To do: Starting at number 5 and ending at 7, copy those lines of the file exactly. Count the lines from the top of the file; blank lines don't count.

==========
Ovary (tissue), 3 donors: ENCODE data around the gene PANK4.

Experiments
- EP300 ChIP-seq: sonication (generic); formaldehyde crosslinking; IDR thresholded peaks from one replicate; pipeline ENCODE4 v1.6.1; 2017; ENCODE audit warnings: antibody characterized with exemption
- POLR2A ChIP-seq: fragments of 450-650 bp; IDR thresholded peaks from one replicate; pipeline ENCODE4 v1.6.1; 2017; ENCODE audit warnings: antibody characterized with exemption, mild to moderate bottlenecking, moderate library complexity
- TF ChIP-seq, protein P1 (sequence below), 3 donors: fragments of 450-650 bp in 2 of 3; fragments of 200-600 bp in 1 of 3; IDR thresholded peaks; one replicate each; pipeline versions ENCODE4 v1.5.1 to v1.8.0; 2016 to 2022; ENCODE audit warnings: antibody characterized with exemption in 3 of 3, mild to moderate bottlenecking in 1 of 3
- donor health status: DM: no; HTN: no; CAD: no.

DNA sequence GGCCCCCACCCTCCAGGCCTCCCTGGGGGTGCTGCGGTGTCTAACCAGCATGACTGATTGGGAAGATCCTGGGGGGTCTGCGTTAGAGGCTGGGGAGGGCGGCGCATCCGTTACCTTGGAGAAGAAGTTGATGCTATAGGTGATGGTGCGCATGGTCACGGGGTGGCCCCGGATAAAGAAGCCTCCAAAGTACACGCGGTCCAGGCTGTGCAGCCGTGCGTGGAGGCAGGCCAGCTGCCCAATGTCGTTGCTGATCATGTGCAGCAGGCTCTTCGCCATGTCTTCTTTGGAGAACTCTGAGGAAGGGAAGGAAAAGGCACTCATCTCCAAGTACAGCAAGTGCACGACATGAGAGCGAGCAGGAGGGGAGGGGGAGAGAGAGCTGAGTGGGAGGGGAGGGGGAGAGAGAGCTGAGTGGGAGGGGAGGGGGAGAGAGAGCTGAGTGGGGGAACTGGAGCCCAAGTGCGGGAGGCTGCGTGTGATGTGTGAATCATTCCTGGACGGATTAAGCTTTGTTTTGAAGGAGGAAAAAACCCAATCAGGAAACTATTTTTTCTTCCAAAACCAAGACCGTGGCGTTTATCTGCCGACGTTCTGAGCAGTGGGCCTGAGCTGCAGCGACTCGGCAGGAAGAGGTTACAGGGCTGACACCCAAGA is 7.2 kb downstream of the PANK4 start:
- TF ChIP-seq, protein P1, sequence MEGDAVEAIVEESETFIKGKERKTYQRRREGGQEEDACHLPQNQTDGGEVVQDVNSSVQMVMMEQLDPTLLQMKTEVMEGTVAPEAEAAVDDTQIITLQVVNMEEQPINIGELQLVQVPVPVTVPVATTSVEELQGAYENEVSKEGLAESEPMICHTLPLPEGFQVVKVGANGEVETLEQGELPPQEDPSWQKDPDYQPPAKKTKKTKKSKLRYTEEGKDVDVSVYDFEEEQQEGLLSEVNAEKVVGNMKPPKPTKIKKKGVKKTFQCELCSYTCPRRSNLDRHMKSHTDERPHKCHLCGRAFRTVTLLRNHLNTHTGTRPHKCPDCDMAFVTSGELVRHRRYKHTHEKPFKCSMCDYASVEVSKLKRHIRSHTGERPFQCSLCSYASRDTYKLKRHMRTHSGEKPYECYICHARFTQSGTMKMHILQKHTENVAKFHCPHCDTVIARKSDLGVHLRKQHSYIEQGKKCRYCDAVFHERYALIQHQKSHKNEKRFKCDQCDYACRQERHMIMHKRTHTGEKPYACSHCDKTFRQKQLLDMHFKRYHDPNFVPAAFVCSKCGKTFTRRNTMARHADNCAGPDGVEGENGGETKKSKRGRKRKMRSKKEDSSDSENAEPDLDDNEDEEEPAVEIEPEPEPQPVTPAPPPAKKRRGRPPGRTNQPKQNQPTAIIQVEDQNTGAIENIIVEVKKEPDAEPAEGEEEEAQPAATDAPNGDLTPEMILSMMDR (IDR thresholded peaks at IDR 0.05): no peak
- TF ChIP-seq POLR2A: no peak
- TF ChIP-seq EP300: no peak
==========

- TF ChIP-seq, protein P1 (sequence below), 3 donors: fragments of 450-650 bp in 2 of 3; fragments of 200-600 bp in 1 of 3; IDR thresholded peaks; one replicate each; pipeline versions ENCODE4 v1.5.1 to v1.8.0; 2016 to 2022; ENCODE audit warnings: antibody characterized with exemption in 3 of 3, mild to moderate bottlenecking in 1 of 3
- donor health status: DM: no; HTN: no; CAD: no.

DNA sequence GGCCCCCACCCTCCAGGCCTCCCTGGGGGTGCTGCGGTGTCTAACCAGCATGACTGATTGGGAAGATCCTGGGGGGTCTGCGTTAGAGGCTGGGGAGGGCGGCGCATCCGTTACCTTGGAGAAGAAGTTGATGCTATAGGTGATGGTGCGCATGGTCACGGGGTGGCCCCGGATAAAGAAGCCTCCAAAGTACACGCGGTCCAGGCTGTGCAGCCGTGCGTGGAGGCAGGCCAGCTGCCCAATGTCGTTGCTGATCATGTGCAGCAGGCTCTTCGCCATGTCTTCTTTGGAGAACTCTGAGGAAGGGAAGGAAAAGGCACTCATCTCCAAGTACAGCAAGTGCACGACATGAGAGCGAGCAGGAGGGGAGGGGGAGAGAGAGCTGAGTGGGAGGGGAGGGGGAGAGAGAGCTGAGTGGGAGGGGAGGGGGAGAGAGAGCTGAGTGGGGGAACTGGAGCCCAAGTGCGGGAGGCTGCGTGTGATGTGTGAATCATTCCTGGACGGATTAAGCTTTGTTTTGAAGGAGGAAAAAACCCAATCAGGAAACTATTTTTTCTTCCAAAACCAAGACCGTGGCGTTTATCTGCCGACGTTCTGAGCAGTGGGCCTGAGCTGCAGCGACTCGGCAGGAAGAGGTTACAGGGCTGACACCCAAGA is 7.2 kb downstream of the PANK4 start: